last updated September 6, 2021
At times my sermons have focused less on the lectionary and more on Scripture series, like preaching through the gospel of John or working through the Ten Commandments. I love that kind of sustained attention to a single book or portion of Scripture, and the way it lends itself to greater continuity and depth in preaching.
Yet I still love the lectionary for its attention to the church year, especially the seasonal emphases on Advent-Christmas-Epiphany and Lent-Easter-Pentecost. I love the way the lectionary draws people and churches together—for church meetings in Kansas one year, I was billeted with a couple from different church backgrounds, so on the Sunday morning we went first to his Catholic Church and then to her Mennonite Church. In both, we read the same lectionary texts, which my church in Abbotsford was also reading that same morning.
So when I received an invitation to write for The Christian Century lectionary column, I happily accepted. Here’s my first column on the New Testament lesson, Ephesians 4:25-5:2
When I was in high school, my physics teacher asked if I would be interested in a part-time, after-school job getting science equipment ready for an evening class. I was excited to tell my parents about what I thought was a great opportunity—a chance to put my classroom learning to good use, get some solid work experience, and earn some money of my own. There seemed to be no downside. How could I turn down such a good offer?
To my surprise, my mom and dad were decidedly not in favor of my taking on a job. In their view, my own schoolwork outranked any part-time job. They reasoned that I’d have plenty of time to work after I graduated. “Besides,” said my dad, “You don’t need to work. You already have all the clothes and everything else you need.” My dad was not much of a consumer. “You should let someone else have that job who might need it more than you do,” he said.
I’m as old now as my physics teacher was then, and I’m still thinking about questions related to work. Why work? Is it mainly about meeting our own financial needs and buying the consumer goods we desire? Is work meant to start after graduation and last only until retirement, when it’s replaced by golf or travel? Should I be looking to let someone else have my job, someone who might need it more than I do?
Ephesians outlines a number of rules for living the new life in Christ: put away falsehood, speak the truth, be kind, forgive one another. Work comes up in 4:28, which, though addressed to former thieves, is relevant to others as well: “Thieves must give up stealing; rather let them labor and work honestly with their own hands, so as to have something to share with the needy.”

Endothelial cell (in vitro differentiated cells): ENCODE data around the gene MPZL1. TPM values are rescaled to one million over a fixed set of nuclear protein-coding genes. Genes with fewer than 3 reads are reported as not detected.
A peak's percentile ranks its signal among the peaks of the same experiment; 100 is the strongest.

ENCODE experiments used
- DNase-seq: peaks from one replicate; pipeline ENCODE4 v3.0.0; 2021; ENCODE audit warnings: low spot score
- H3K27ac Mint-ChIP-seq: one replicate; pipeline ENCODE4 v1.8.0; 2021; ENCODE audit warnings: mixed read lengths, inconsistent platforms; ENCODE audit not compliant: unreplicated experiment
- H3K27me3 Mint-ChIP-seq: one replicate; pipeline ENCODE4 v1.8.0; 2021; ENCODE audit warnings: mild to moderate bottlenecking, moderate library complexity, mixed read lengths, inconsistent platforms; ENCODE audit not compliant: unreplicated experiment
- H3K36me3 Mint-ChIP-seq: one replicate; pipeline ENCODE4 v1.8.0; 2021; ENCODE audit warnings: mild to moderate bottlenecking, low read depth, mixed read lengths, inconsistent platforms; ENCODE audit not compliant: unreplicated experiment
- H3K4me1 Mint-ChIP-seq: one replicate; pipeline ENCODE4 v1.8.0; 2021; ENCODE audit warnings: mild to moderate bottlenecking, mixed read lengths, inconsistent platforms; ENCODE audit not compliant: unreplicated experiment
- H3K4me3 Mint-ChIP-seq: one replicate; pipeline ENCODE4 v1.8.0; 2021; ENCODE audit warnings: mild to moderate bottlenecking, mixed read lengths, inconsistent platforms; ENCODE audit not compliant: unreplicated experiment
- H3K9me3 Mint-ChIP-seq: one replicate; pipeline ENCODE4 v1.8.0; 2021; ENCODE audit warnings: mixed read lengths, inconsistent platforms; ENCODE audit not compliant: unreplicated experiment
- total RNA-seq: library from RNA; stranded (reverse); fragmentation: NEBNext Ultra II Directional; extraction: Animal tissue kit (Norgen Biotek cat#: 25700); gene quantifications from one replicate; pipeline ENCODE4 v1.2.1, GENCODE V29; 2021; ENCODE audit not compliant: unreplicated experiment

So, we are to work honestly. Thieves must give up stealing; likewise, unfair employers must pay their workers fairly, workers who come in late and leave early must instead give an honest day’s work, and politicians who have been padding their expense accounts must stop. The reason for working is at least partly financial: we work so that we don’t need to steal.
Work Because We Are Made in the Image of God
We are to work with our hands. In our information age, we might add that we are to work with our minds, our creativity, our skill, our education, our passion. God created us to be creative—to care for the earth like a garden, to name the animals, to create community with one another. Work is meant to engage one’s whole self, and we are meant to engage our work. We work because we are made in the image of God.
Work to Have Something to Share
We work so that we can share with those in need. The text takes the consumerism of our society and stands it on its head. We don’t work primarily to keep up with our neighbors or to upgrade our house. We don’t work so that we can buy ourselves the latest toys. We work so that we have something to share with other people.
Click here to read the rest of this article and find out what happened with my job offer and how this connects with the lectionary text.
Writing/Reflection Prompt: Why work? Is it mainly about meeting our own financial needs and buying the consumer goods we desire? Is work meant to start after graduation and last only until retirement, when it’s replaced by golf or travel?
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2 thoughts on “Why Work?”
So what do I do at the other end of the age scale when I could draw my pension but am fit to work? Whatever it has to be done to the Lord.
Whether our work is paid or not, it can still be creative, purposeful, useful activity that serves God and others. A recently retired friend thinks of his retirement as re-tire-ment, that is, getting “new tires” for a new stage of life. He is still engaged in meaningful activity in his family, church, and community, but at a different pace now that he is not employed full-time. As you rightly point out, “whatever you do, you should do it all for God’s glory” (1Cor 10:31).